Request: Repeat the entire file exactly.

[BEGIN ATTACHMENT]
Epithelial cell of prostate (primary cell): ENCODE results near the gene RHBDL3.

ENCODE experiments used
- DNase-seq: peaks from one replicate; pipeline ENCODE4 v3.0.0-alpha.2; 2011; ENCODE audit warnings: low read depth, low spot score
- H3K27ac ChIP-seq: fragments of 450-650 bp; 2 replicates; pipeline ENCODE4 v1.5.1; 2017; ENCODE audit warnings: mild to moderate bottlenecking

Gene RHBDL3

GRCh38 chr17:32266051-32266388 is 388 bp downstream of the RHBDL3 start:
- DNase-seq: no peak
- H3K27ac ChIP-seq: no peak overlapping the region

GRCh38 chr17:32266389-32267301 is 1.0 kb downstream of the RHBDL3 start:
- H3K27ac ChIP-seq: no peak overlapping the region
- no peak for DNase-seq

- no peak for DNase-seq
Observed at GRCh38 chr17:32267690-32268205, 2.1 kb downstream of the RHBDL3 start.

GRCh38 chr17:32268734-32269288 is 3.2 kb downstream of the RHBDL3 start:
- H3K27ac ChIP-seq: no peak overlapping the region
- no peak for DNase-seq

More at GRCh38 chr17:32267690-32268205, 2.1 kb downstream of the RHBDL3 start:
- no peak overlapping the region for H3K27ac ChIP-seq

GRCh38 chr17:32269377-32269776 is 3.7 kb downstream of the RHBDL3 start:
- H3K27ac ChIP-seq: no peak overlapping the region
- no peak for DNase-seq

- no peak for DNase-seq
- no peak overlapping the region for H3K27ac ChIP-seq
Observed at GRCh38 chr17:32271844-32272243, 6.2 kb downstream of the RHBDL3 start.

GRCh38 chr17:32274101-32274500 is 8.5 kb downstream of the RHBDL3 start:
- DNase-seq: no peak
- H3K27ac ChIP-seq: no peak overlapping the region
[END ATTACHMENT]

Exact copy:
Epithelial cell of prostate (primary cell): ENCODE results near the gene RHBDL3.

ENCODE experiments used
- DNase-seq: peaks from one replicate; pipeline ENCODE4 v3.0.0-alpha.2; 2011; ENCODE audit warnings: low read depth, low spot score
- H3K27ac ChIP-seq: fragments of 450-650 bp; 2 replicates; pipeline ENCODE4 v1.5.1; 2017; ENCODE audit warnings: mild to moderate bottlenecking

Gene RHBDL3

GRCh38 chr17:32266051-32266388 is 388 bp downstream of the RHBDL3 start:
- DNase-seq: no peak
- H3K27ac ChIP-seq: no peak overlapping the region

GRCh38 chr17:32266389-32267301 is 1.0 kb downstream of the RHBDL3 start:
- H3K27ac ChIP-seq: no peak overlapping the region
- no peak for DNase-seq

- no peak for DNase-seq
Observed at GRCh38 chr17:32267690-32268205, 2.1 kb downstream of the RHBDL3 start.

GRCh38 chr17:32268734-32269288 is 3.2 kb downstream of the RHBDL3 start:
- H3K27ac ChIP-seq: no peak overlapping the region
- no peak for DNase-seq

More at GRCh38 chr17:32267690-32268205, 2.1 kb downstream of the RHBDL3 start:
- no peak overlapping the region for H3K27ac ChIP-seq

GRCh38 chr17:32269377-32269776 is 3.7 kb downstream of the RHBDL3 start:
- H3K27ac ChIP-seq: no peak overlapping the region
- no peak for DNase-seq

- no peak for DNase-seq
- no peak overlapping the region for H3K27ac ChIP-seq
Observed at GRCh38 chr17:32271844-32272243, 6.2 kb downstream of the RHBDL3 start.

GRCh38 chr17:32274101-32274500 is 8.5 kb downstream of the RHBDL3 start:
- DNase-seq: no peak
- H3K27ac ChIP-seq: no peak overlapping the region